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I have been reading mostly science fiction books lately, and I have begun to question why a lot of writers choose not to modify the language they use to create a sense of another time and place. It seems that in the future, vocabulary will remain the same and people will talk to each other exactly the way they do now. Which doesn’t really make sense, does it? The spoken and written word has changed over the years, and most authors have reflected this in their works: from Shakespeare to Bronte, Dickens to Faulkner, and James Joyce to Irvine Welsh.

I overheard a conversation between three teenage girls. I texted a snippet of what they were saying to my friend, who has a fifteen year old, and she said that they were talking about a boy that two of them found attractive, but one of…

View original post 685 more words

Is Cli-fi the new, hot genre?

Hey everyone, there’s a new, exciting genre in town – Cli-fi.  Or – Climate change novels.

It seems I’ve been putting my Song of Forgetfulness Sci-fi/Dystopian series in the wrong category.

According to an article in The Guardian, the genre has been around for some time, possibly as early as 2003 with Margaret Atwood’s  The Year of the Flood and Oryx and Crake. 

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Also, Ian McEwan’s novel Solar, is cli-fiso clearly not that new. You can read the full article here: https://www.theguardian.com/books/2013/may/31/global-warning-rise-cli-fi

Having looked up some Cli-fi, I think the genre is a little vague and saturated by all sorts of dystopian, sc-fi, YA, romance…in short, a lot of authors seem to be using the term quite loosely. Which is a good thing, especially with a sub genre that isn’t too well known. Perhaps now is the time to promote this category to raise awareness of global warming and the fragility of our beautiful planet.

cli-fi

Until I read about Cli-fi in a post by Lisa Rowan, I’d never heard of it. Stupid me!  I mean all of my books in The Song Forgetfulness series deal with climate change and the effects it has on future generations as they struggle to survive in a hostile world. As well as a host of other things too numerous to mention here. Kind of exactly the definition of this ‘new’ genre.  Well, now I know.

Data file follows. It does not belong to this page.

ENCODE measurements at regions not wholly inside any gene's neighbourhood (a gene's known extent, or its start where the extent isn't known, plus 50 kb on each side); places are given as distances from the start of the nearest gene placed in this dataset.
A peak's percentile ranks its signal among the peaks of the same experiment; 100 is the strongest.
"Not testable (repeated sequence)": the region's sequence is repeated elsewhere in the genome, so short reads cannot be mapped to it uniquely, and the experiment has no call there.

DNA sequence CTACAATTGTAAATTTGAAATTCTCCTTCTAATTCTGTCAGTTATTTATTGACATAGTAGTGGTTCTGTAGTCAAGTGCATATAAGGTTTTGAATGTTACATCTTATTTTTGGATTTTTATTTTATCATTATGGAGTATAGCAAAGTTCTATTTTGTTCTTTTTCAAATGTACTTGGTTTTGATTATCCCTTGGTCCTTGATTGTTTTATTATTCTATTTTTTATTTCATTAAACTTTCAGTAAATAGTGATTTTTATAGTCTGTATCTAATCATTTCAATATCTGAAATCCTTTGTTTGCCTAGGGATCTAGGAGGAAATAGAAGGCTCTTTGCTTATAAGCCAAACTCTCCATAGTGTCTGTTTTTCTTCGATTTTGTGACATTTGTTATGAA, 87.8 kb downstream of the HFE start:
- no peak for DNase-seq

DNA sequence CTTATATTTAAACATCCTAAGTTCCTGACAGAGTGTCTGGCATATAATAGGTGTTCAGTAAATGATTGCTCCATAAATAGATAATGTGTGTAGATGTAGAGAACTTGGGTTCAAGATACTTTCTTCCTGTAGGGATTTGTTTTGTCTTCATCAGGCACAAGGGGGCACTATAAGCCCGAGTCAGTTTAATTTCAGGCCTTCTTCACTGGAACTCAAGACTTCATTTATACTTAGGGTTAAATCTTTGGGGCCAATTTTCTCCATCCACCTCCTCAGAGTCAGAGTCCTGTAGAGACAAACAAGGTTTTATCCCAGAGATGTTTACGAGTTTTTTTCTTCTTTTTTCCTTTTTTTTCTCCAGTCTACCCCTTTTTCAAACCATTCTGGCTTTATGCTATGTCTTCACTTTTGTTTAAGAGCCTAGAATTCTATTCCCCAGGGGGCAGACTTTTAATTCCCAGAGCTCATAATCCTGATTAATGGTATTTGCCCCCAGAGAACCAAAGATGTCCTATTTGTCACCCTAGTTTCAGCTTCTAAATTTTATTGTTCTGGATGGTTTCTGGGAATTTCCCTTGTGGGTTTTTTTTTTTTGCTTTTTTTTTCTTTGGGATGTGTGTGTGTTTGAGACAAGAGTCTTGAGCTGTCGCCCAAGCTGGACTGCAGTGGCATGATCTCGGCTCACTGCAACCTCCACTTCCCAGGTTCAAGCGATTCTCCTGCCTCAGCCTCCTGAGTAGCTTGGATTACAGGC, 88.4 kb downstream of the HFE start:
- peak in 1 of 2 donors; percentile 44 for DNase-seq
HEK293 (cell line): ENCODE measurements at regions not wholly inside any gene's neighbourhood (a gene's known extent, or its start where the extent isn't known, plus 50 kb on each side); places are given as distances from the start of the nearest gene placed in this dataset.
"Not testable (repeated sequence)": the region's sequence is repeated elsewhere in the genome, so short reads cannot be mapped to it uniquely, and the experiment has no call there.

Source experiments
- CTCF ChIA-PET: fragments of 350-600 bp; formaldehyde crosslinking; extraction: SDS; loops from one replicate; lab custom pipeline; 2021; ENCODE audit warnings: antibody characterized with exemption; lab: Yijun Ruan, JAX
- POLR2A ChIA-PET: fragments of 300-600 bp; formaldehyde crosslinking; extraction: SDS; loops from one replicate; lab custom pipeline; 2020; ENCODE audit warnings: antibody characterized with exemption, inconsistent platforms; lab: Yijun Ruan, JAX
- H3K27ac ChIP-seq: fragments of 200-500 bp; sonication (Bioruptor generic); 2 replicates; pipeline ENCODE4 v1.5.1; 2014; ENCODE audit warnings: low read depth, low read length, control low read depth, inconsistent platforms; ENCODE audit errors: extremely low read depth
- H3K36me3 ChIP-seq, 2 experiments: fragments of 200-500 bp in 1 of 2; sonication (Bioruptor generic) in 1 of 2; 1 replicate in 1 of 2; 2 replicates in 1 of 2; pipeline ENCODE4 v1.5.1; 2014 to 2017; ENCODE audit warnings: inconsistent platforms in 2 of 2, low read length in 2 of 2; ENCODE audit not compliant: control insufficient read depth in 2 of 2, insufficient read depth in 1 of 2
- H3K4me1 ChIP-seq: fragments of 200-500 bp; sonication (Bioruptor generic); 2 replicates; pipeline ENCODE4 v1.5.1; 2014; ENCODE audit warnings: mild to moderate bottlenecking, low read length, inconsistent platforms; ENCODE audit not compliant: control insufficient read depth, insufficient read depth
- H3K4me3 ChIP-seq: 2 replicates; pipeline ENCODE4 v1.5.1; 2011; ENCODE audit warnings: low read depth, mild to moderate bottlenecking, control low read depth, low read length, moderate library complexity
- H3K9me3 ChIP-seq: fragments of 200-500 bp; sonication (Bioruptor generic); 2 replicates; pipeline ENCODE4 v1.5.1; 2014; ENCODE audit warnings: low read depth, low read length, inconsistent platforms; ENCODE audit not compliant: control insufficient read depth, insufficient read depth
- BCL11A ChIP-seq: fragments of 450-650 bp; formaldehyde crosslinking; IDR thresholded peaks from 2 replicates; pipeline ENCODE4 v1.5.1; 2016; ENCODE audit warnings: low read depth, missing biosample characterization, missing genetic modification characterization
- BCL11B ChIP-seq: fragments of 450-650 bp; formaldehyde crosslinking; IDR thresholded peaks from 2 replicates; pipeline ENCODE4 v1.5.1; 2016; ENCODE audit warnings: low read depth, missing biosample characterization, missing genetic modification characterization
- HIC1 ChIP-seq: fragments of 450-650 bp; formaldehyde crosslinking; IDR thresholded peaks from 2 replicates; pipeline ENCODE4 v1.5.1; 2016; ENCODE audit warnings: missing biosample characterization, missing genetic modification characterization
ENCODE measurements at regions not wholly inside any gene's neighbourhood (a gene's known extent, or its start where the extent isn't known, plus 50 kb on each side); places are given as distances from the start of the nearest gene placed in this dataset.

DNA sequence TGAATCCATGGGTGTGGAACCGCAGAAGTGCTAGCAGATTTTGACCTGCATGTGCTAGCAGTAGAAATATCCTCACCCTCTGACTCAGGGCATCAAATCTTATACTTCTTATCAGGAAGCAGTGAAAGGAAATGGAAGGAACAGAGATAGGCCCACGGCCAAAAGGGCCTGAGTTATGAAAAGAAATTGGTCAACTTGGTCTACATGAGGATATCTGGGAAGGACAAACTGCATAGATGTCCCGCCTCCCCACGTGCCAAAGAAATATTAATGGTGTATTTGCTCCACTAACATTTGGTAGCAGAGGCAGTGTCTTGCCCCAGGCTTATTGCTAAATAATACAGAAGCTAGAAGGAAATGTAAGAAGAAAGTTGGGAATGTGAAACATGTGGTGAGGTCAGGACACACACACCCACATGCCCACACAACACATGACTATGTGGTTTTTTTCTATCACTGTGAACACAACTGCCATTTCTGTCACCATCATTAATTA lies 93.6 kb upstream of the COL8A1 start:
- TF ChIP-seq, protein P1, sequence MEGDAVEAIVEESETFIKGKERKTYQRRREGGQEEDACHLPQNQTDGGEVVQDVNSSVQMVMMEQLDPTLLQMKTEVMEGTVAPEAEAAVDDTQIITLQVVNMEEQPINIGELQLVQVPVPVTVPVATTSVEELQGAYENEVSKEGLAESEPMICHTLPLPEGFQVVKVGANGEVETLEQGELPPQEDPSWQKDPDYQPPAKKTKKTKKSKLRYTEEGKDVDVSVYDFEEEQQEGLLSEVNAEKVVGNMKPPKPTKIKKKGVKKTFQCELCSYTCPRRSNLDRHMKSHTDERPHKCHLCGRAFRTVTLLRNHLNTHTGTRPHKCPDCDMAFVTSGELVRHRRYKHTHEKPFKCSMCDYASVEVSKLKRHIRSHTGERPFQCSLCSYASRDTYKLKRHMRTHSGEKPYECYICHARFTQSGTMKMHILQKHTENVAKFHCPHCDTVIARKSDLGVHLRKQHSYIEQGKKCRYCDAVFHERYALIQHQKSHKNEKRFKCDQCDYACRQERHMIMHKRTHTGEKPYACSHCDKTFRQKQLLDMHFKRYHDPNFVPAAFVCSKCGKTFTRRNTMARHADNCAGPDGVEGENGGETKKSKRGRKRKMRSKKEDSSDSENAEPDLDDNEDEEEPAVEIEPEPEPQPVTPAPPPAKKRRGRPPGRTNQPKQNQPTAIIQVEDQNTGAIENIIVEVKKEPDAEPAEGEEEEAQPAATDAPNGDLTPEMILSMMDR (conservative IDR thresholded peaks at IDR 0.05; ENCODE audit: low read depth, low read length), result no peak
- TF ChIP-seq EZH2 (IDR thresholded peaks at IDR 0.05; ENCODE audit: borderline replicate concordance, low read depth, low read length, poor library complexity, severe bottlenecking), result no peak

You can read Lisa’s article here:  https://thewritelife.com/climate-fiction/?utm_source=The+Write+Life&utm_campaign=48836be01b-main_list_11_6_13_11_5_2013&utm_medium=email&utm_term=0_ae07a22b59-48836be01b-106451265&mc_cid=48836be01b&mc_eid=126bf35b6a

Right, I ‘m off to Amazon to change my subheading and a category or two.

 If you want to have a look at my work and decide if it is indeed – Cli-fi – check out my new release – The Chronicles of Mayer, prologue to the series mentioned above.

http://myBook.to/ChroniclesMayer

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Let’s start reading more Cli-fi folks!

Wishing you all a safe day, especially those people having to deal with Hurricane Harvey.

Can cats and chickens become friends – part two.

In my previous post, you can see it here:

https://nicolajmcdonagh.wordpress.com/…/can-cats-and-chick…/

I talked about my cat Kimi and how she has bonded with our new hens.

kimi hen 4

I also mentioned that the chickens are kept away from our other cats, who aren’t as easy going as Kimi. Well, one of our feline friends got sight of our poultry for the first time and had a rather strange reaction.

storm yawn sideways

Mind you, if I were the size of Storm, the cat above, I would be a little frightened by these rather large birds with their massive feet and intense gaze.

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xena